Right now, we're in a Jane Austen golden age - a brief window of history in which we have the time and resources to form good marriages (or marriage-like arrangements) and before the science fiction future makes relationships fantastically baroque.
Where did strangers answer the "call of nature" in Victorian London? At the start of Victoria's reign, options were limited. Some pubs had primitive outdoor "urinals" -- no more than a vertical slab of stone -- but men largely resorted to the nearest alley.
3D chocolate printing is still in its infancy, but already it is sparking debates about the relationship between food and technology. Can printed food coexist with the ever-greater presence of local and organic movements? Does printed food have the ability to feed the world?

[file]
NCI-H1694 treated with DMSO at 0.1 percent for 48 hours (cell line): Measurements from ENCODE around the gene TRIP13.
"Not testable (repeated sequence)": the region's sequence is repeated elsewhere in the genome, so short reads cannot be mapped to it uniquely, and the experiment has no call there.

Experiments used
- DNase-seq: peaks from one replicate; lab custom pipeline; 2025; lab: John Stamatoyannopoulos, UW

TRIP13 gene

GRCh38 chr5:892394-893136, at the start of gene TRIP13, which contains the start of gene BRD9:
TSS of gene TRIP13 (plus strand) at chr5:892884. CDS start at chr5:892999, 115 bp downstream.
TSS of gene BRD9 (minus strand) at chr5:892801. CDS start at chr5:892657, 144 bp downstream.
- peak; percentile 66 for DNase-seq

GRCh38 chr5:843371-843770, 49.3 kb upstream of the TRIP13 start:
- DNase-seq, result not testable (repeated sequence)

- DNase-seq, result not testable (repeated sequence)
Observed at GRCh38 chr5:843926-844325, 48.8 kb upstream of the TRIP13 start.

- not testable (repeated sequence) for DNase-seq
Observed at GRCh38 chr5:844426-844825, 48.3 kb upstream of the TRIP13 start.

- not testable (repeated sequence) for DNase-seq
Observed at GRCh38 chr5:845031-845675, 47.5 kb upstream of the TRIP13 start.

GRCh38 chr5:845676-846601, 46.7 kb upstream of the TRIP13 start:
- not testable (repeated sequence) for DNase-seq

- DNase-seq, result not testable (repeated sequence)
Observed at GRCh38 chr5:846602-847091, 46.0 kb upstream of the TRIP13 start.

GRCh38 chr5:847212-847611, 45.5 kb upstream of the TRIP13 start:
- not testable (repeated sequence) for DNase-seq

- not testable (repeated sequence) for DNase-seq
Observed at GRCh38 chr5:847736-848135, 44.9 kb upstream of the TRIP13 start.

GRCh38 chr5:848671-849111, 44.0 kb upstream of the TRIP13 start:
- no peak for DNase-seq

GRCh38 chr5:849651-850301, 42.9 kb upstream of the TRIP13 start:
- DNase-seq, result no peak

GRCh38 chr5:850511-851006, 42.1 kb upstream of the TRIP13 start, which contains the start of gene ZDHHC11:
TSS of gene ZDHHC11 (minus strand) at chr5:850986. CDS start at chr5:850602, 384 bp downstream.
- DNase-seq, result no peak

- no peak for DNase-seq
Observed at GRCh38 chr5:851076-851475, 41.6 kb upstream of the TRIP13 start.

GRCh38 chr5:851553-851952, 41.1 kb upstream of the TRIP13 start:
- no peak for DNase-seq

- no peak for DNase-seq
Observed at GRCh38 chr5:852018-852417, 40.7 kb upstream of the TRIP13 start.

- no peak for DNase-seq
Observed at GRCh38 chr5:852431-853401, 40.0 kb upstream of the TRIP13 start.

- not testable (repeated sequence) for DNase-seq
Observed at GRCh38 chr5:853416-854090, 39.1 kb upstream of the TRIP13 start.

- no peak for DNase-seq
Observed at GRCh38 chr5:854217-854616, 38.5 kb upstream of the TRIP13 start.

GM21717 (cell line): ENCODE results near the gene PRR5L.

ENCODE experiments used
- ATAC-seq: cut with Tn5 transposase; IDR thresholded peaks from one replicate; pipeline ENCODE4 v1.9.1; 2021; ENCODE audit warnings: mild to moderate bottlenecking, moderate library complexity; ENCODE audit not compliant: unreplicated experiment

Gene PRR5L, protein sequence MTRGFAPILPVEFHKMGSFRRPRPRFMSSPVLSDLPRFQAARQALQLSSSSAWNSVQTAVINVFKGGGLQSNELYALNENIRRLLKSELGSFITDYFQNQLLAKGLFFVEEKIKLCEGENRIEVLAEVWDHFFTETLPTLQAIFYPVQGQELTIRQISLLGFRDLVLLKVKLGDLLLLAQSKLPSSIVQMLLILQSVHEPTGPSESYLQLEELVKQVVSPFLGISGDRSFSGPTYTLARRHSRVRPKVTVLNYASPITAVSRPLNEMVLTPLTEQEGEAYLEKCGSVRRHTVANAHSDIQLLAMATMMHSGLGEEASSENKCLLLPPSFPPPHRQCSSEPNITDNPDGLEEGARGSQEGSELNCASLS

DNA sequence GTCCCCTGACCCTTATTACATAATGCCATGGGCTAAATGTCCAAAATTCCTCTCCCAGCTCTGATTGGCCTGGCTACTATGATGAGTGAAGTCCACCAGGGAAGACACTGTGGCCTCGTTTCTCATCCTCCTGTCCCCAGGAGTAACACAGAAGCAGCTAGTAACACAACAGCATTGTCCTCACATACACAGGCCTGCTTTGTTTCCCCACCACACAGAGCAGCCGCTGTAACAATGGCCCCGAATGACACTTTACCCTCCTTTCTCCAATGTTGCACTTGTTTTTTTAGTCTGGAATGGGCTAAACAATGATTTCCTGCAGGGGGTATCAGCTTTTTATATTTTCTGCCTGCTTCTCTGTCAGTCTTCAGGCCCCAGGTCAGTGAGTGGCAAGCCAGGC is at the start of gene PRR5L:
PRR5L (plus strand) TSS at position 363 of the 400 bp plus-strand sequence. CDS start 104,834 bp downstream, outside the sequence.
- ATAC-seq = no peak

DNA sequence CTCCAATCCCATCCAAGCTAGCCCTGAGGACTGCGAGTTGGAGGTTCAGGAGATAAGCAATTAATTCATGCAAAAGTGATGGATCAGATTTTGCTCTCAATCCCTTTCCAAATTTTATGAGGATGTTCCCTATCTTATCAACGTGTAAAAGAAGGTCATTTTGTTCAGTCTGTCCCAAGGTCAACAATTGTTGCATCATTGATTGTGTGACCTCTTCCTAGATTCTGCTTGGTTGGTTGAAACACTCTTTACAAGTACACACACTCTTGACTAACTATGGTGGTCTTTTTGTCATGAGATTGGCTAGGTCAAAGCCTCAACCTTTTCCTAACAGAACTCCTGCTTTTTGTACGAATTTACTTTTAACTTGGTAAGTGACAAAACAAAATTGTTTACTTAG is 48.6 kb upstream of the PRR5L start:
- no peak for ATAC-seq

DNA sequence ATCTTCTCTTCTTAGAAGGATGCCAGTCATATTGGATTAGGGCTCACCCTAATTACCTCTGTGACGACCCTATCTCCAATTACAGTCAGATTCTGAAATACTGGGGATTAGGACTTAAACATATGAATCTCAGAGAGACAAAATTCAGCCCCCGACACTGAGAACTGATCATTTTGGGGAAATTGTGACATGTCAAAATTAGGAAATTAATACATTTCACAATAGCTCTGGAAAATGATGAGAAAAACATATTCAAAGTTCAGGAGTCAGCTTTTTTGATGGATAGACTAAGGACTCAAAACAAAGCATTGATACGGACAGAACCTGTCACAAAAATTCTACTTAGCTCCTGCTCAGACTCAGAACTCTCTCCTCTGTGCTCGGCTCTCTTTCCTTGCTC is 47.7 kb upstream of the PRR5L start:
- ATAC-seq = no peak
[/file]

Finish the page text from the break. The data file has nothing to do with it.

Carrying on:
"I do not in my practice ever remember to have seen such an appearance of the anus as those of the prisoners presented." So testified Dr. Paul in shocked tones at the 1870 trial of Frederick Park and Ernest Boulton, two young, cross-dressing clerks charged with sodomy.
I read an article in the New York Times about a trend involving couples putting locks on the bridges of Paris as a symbol of their eternal love. Are we so afraid of being abandoned that we can't trust love to ebb and flow, blossom and go dormant and then re-bud?
Set in the same universe as that of her novel Jonathan Strange and Mr. Norrell, Susanna Clarke's "The Ladies of Grace Adieu" stands on its own as a series of glittering dark tales that draw on the legends of northern Europe.